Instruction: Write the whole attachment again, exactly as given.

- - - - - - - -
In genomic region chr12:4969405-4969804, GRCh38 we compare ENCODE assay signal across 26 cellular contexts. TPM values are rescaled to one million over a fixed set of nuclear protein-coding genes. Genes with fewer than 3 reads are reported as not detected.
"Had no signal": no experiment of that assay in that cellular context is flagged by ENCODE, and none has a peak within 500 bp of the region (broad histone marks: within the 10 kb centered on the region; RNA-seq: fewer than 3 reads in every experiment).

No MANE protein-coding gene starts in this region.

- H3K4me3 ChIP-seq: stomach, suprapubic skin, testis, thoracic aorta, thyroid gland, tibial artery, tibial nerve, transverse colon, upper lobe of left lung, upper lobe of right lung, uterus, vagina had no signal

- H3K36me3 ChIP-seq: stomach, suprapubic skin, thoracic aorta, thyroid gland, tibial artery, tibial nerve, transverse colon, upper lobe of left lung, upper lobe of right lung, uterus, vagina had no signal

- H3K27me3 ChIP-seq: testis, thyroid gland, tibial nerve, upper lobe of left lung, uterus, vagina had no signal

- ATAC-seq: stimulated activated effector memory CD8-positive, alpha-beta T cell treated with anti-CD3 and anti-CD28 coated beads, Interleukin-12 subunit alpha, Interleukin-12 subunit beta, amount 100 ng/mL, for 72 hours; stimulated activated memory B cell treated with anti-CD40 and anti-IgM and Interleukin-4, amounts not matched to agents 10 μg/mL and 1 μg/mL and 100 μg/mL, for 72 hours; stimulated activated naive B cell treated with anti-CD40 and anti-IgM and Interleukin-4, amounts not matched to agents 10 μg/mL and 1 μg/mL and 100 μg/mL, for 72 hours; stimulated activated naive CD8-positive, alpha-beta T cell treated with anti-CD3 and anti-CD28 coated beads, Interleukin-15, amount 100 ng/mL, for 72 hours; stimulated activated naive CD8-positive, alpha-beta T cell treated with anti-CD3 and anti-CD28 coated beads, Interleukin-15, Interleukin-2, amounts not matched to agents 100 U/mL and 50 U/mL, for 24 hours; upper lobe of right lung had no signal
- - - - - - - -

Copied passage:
In genomic region chr12:4969405-4969804, GRCh38 we compare ENCODE assay signal across 26 cellular contexts. TPM values are rescaled to one million over a fixed set of nuclear protein-coding genes. Genes with fewer than 3 reads are reported as not detected.
"Had no signal": no experiment of that assay in that cellular context is flagged by ENCODE, and none has a peak within 500 bp of the region (broad histone marks: within the 10 kb centered on the region; RNA-seq: fewer than 3 reads in every experiment).

No MANE protein-coding gene starts in this region.

- H3K4me3 ChIP-seq: stomach, suprapubic skin, testis, thoracic aorta, thyroid gland, tibial artery, tibial nerve, transverse colon, upper lobe of left lung, upper lobe of right lung, uterus, vagina had no signal

- H3K36me3 ChIP-seq: stomach, suprapubic skin, thoracic aorta, thyroid gland, tibial artery, tibial nerve, transverse colon, upper lobe of left lung, upper lobe of right lung, uterus, vagina had no signal

- H3K27me3 ChIP-seq: testis, thyroid gland, tibial nerve, upper lobe of left lung, uterus, vagina had no signal

- ATAC-seq: stimulated activated effector memory CD8-positive, alpha-beta T cell treated with anti-CD3 and anti-CD28 coated beads, Interleukin-12 subunit alpha, Interleukin-12 subunit beta, amount 100 ng/mL, for 72 hours; stimulated activated memory B cell treated with anti-CD40 and anti-IgM and Interleukin-4, amounts not matched to agents 10 μg/mL and 1 μg/mL and 100 μg/mL, for 72 hours; stimulated activated naive B cell treated with anti-CD40 and anti-IgM and Interleukin-4, amounts not matched to agents 10 μg/mL and 1 μg/mL and 100 μg/mL, for 72 hours; stimulated activated naive CD8-positive, alpha-beta T cell treated with anti-CD3 and anti-CD28 coated beads, Interleukin-15, amount 100 ng/mL, for 72 hours; stimulated activated naive CD8-positive, alpha-beta T cell treated with anti-CD3 and anti-CD28 coated beads, Interleukin-15, Interleukin-2, amounts not matched to agents 100 U/mL and 50 U/mL, for 24 hours; upper lobe of right lung had no signal